Nothing sadder than "could of, should of". Life is for living. Life is too short to not have the very best...it only cost just a little more to go first class.
 
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Your spouse may think she'll live forever but try to remind her that, at best, she only has maybe 10 years before she'll no longer be physically able to spend what is left.
Exactly what I am asking. I just haven't been able to find the words that will allow her to face the fact we won't live forever, and our active years even less so. She shuts down, even cries if I push no matter how gentle/supportive I try to be. I was hoping someone else had found a non threatening way to break through, that I have not figured out.
 
Exactly what I am asking. I just haven't been able to find the words that will allow her to face the fact we won't live forever, and our active years even less so. She shuts down, even cries if I push no matter how gentle/supportive I try to be. I was hoping someone else had found a non threatening way to break through, that I have not figured out.
There may be deeper issues here. Sorry for you. Hope someone out there might have something.
 
MP, we RE'd at 56/57 so we would have the energy for travel and hiking to the photo views. Two years ago we started flying first class for any overnight flight so we could sleep better. This month, on a fairly simple trip in the Michigan UP, we rented log cabins twice at $400+ per night because we love them, but didn't build one of our own. It's time to BTD.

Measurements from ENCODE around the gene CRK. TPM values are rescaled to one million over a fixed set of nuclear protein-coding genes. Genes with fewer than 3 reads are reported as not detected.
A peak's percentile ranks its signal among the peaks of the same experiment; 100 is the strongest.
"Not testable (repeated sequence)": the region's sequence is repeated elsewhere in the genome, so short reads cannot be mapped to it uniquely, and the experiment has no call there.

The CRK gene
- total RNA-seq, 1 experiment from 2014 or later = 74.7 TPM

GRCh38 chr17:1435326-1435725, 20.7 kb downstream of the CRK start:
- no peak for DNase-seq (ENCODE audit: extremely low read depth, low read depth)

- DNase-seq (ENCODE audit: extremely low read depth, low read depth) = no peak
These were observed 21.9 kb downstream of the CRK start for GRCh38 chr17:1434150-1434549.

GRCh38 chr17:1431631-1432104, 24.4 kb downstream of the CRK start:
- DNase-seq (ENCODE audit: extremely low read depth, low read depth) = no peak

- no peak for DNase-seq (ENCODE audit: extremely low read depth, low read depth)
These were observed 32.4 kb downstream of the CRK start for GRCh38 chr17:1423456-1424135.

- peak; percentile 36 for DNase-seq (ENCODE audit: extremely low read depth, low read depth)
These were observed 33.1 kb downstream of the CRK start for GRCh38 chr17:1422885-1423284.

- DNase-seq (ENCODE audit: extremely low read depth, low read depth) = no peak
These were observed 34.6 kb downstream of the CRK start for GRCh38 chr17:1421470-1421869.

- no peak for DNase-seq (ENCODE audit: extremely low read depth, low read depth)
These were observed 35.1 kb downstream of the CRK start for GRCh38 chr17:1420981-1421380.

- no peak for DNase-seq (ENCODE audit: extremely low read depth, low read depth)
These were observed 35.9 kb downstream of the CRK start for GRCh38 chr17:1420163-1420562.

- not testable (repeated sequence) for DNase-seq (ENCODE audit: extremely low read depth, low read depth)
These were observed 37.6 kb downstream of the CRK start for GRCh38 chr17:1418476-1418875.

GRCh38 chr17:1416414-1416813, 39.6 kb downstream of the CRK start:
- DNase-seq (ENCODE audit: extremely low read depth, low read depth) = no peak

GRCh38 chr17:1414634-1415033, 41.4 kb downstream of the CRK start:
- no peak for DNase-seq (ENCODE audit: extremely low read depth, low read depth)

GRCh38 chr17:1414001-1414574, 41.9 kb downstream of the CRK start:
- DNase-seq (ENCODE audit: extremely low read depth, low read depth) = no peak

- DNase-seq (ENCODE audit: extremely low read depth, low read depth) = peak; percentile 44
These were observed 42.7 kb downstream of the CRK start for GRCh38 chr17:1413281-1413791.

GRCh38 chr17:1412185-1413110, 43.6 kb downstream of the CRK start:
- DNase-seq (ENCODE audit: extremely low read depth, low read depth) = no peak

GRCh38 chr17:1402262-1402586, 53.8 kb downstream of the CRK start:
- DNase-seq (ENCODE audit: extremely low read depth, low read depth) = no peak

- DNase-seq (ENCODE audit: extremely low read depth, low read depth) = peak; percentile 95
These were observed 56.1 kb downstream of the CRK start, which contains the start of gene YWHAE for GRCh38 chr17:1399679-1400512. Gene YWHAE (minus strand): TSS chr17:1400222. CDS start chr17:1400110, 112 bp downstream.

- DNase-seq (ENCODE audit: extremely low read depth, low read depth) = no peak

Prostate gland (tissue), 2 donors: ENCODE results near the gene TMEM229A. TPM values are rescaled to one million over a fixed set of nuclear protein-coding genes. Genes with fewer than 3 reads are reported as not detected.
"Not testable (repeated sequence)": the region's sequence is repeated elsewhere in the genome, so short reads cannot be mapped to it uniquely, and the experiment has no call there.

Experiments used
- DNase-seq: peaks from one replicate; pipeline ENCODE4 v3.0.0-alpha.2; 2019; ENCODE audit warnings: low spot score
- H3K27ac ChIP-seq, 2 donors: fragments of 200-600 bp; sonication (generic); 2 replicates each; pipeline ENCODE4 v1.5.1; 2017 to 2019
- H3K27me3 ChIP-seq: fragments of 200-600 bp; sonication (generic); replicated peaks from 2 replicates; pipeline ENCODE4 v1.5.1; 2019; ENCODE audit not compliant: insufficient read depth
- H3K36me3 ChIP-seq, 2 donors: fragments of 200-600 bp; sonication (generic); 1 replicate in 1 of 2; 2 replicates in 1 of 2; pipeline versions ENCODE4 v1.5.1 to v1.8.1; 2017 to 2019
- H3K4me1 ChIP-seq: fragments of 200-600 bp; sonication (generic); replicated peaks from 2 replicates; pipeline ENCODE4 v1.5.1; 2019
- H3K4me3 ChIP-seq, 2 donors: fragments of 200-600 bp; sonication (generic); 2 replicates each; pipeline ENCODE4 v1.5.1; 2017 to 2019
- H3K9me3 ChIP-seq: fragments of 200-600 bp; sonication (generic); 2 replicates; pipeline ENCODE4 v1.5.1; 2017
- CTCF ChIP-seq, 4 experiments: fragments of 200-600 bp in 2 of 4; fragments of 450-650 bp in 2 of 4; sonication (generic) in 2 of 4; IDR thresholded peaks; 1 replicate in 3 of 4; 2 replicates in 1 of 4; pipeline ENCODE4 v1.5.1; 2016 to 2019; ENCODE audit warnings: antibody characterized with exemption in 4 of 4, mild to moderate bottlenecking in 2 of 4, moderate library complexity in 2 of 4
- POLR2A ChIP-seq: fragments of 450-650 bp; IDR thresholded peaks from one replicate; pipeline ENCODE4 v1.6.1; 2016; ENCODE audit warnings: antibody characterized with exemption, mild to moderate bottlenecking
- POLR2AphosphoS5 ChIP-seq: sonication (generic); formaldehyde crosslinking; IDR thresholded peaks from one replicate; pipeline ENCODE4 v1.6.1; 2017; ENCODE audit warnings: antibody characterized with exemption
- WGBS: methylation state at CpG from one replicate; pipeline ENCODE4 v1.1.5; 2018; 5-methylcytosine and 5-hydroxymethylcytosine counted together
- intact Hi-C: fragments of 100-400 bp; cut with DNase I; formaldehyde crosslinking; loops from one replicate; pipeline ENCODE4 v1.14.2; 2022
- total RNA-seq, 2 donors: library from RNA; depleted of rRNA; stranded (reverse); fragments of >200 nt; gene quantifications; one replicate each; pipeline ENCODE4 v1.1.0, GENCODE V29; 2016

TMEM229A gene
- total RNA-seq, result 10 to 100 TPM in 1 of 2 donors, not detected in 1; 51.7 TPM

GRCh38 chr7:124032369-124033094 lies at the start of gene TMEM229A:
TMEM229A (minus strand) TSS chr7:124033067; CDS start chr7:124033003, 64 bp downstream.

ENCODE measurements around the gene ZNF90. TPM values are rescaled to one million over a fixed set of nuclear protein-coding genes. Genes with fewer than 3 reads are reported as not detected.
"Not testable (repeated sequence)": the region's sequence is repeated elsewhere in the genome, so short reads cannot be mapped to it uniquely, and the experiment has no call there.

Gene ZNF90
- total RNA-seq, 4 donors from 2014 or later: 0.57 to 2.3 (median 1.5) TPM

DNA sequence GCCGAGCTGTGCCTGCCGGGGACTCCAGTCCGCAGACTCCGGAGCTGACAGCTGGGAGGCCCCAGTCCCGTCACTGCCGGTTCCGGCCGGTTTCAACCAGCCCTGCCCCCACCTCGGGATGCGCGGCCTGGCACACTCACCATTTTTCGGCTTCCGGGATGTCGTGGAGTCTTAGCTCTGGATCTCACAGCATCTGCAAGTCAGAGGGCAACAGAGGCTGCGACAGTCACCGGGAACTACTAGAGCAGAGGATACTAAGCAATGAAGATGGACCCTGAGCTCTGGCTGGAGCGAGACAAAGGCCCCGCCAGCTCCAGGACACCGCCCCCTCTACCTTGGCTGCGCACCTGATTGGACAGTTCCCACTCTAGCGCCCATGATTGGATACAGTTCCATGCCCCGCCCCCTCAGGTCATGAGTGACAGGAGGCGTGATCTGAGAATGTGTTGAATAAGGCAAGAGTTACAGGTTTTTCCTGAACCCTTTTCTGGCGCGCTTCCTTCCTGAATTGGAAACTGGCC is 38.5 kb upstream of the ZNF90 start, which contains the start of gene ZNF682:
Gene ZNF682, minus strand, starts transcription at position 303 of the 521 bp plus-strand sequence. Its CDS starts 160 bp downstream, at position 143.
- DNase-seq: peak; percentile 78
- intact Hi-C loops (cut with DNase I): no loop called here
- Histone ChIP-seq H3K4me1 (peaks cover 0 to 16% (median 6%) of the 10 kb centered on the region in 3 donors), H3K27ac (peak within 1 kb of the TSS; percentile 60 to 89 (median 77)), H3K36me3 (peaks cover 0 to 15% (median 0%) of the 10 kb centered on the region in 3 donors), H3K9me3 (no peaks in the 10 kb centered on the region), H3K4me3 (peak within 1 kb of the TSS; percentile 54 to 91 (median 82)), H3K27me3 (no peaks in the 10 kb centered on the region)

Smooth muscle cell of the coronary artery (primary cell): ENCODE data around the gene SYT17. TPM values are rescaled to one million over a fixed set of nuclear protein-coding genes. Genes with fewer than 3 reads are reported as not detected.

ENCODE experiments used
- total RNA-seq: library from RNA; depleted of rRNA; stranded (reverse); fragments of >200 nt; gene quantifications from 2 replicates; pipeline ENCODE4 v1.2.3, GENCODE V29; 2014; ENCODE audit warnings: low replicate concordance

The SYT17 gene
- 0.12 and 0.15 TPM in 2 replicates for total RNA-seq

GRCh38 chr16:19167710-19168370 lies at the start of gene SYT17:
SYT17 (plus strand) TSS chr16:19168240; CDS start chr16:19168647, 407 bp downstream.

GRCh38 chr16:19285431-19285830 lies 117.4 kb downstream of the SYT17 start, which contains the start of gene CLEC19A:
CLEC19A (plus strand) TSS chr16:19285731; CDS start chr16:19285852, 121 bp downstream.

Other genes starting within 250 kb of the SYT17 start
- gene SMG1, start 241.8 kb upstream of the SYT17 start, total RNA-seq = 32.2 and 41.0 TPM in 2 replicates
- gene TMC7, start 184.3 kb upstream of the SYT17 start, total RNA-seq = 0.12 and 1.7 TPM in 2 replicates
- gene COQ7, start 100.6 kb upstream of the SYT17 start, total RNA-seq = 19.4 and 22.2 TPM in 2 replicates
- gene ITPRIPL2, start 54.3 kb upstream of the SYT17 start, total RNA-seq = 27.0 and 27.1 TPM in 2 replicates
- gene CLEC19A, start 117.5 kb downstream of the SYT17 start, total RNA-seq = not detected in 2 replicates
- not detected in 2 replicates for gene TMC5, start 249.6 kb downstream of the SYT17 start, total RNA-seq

I've been going through the same thing with my wife. After many years, I've concluded that there's little chance of changing her mindset. However, I've found a "work around" is just to suggest, encourage and talk about what a great time we'd have doing whatever activity or travel being discussed. Often, she gets just as enthusiastic about it as me and will come up with her own suggestions. So we're not doing it because of the avoided we don't live forever topic but because we'll both enjoy period. In sum, don't make big 10 or 20 year plans based on mortality, just live more in the now.
 
Exactly what I am asking. I just haven't been able to find the words that will allow her to face the fact we won't live forever, and our active years even less so. She shuts down, even cries if I push no matter how gentle/supportive I try to be. I was hoping someone else had found a non threatening way to break through, that I have not figured out.
I've found DW is not fond of these discussions and neither am I. Couple things worked for me even just a crack.
1) I have a FP with Fidelity that we talk with once a year. I keep this relationship so that DW will have someone she knows and is comfortable with if I go before her. The FP proded us to get wills and medical directives in place and I took it a step farther to put in place TOD for houses. This allowed me to conversate a bit about final plans.